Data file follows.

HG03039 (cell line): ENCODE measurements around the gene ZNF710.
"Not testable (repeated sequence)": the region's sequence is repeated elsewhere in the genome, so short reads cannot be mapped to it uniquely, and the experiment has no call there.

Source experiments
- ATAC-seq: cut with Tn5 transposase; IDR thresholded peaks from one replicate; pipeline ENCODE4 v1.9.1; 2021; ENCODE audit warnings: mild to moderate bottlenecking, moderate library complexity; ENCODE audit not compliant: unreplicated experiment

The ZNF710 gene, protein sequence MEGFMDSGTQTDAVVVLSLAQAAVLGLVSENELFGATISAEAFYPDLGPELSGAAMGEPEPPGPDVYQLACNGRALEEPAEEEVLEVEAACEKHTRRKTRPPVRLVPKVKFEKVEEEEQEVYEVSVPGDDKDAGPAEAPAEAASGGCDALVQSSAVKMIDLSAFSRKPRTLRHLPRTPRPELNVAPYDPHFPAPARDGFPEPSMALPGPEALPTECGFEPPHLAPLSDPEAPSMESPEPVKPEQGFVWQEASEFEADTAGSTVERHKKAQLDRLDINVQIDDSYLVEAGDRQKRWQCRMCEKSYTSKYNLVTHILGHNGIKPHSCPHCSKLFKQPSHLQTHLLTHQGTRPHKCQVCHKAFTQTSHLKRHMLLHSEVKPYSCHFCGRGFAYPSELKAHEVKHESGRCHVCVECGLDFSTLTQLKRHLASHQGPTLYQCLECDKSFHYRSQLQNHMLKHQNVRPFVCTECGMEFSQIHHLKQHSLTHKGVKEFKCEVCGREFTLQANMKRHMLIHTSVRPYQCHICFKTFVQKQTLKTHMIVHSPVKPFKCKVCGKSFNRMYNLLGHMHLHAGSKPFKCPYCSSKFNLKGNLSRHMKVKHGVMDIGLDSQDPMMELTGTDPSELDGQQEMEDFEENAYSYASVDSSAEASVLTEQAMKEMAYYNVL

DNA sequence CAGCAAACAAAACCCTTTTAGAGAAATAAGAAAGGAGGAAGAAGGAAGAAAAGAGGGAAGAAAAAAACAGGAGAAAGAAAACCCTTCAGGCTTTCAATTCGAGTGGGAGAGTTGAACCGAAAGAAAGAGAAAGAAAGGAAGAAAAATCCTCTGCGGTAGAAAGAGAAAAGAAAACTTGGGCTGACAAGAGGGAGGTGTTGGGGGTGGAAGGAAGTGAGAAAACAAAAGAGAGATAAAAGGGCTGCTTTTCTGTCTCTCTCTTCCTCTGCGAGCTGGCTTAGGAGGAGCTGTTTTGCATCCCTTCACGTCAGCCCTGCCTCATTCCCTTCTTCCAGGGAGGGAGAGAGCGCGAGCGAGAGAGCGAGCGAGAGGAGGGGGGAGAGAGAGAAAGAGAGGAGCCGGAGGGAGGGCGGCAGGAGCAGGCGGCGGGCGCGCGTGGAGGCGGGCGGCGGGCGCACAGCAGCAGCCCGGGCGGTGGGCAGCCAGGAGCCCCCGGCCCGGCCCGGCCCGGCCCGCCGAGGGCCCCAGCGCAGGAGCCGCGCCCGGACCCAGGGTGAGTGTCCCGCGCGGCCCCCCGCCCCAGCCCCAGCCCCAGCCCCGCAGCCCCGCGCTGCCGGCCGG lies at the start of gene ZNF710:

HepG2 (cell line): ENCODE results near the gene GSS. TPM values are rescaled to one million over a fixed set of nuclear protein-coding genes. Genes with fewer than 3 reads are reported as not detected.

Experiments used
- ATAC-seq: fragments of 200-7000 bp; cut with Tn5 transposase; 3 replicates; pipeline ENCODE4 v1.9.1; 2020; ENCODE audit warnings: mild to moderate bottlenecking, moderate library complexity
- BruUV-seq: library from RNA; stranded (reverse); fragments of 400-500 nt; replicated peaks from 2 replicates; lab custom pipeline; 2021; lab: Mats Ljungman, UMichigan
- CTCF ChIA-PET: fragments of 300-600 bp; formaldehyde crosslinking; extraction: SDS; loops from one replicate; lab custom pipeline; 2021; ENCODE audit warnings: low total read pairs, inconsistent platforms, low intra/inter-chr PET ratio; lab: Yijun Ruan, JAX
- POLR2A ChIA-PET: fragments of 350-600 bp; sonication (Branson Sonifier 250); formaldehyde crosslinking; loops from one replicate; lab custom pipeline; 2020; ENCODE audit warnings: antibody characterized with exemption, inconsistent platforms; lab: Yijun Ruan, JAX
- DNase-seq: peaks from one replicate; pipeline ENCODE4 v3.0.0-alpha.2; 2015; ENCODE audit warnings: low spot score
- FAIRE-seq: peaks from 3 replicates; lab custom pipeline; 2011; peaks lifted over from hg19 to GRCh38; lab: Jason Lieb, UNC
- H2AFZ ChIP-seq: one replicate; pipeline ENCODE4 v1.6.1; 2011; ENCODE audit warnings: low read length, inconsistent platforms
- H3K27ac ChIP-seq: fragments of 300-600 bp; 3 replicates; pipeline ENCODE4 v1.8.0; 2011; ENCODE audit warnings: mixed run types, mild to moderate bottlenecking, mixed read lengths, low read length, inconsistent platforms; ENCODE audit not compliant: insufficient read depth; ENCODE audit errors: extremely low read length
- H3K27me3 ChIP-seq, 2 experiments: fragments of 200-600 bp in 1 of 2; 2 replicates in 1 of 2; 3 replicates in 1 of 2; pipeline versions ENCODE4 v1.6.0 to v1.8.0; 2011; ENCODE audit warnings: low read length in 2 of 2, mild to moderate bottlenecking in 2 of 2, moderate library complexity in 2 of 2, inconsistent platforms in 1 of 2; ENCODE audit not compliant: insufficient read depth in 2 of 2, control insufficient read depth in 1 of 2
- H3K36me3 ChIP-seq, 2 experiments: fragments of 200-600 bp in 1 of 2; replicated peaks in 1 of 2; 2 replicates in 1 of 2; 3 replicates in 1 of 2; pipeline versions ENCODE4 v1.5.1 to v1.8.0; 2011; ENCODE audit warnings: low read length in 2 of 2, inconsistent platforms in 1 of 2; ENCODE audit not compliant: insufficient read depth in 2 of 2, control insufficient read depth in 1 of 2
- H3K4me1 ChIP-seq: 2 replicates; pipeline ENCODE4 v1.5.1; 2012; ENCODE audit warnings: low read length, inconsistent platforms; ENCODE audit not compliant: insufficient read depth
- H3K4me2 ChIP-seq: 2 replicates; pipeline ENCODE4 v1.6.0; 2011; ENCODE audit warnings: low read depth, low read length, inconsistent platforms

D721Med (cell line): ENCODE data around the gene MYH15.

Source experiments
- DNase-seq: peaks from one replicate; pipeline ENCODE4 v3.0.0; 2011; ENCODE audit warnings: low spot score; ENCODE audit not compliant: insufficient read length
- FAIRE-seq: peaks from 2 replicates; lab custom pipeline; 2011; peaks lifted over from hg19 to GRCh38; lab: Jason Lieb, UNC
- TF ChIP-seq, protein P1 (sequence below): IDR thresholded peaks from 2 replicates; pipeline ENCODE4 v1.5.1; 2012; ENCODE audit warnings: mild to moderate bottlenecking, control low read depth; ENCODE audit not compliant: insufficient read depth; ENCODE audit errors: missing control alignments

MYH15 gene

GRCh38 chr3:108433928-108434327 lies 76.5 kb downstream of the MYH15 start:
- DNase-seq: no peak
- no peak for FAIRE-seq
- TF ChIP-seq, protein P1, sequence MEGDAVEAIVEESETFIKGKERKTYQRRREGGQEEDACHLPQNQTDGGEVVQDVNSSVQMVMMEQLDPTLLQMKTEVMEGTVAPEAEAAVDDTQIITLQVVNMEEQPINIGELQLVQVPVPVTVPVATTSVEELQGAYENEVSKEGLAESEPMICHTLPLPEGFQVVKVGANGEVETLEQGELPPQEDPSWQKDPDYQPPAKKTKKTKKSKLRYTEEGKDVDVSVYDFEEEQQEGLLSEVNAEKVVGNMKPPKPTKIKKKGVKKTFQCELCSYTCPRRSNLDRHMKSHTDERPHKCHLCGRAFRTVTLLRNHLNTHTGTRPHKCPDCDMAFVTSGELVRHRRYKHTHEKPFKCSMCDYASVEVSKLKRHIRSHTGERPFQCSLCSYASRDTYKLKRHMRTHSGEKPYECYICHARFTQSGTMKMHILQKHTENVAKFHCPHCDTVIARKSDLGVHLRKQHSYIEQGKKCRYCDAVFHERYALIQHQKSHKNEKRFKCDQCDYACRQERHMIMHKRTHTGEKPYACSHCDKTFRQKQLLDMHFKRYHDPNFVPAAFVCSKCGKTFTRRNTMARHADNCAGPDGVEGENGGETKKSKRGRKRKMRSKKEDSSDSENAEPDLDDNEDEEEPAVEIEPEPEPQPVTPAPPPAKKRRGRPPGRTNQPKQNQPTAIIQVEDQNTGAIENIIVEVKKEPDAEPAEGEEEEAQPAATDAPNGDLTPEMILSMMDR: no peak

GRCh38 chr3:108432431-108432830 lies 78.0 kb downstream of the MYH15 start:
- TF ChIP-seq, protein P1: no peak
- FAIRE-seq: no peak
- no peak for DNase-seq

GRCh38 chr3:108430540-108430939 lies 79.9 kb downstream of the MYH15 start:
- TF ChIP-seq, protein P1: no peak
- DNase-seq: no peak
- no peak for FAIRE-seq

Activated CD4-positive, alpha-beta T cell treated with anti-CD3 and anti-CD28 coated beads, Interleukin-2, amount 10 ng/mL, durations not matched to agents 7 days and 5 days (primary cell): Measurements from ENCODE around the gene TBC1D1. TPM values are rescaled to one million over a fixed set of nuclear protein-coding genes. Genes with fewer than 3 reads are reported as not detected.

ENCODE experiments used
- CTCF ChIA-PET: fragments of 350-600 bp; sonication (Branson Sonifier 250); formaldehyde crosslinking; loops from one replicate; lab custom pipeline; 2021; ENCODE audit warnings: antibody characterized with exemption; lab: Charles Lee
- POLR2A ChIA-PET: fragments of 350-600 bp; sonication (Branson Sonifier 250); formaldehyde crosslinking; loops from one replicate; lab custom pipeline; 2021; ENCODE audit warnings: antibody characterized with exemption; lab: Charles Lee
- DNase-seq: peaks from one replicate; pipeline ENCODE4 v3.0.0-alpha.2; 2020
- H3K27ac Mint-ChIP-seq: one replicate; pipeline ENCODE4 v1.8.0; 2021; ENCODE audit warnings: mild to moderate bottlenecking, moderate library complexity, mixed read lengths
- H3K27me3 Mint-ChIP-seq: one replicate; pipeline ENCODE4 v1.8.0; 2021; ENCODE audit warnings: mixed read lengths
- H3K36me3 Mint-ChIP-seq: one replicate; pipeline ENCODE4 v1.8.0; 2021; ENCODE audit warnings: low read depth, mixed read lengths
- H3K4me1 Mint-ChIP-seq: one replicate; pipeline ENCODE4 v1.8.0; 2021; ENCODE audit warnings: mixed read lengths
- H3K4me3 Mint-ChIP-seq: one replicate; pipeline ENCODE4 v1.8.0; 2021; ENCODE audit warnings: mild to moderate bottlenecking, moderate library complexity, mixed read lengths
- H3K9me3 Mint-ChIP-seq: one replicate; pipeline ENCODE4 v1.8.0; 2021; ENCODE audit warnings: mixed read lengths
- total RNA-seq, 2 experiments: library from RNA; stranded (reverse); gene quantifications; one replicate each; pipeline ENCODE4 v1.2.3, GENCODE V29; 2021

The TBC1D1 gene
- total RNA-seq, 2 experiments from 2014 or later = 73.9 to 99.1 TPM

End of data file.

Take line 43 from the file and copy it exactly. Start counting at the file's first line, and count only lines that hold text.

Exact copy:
- DNase-seq: peaks from one replicate; pipeline ENCODE4 v3.0.0-alpha.2; 2020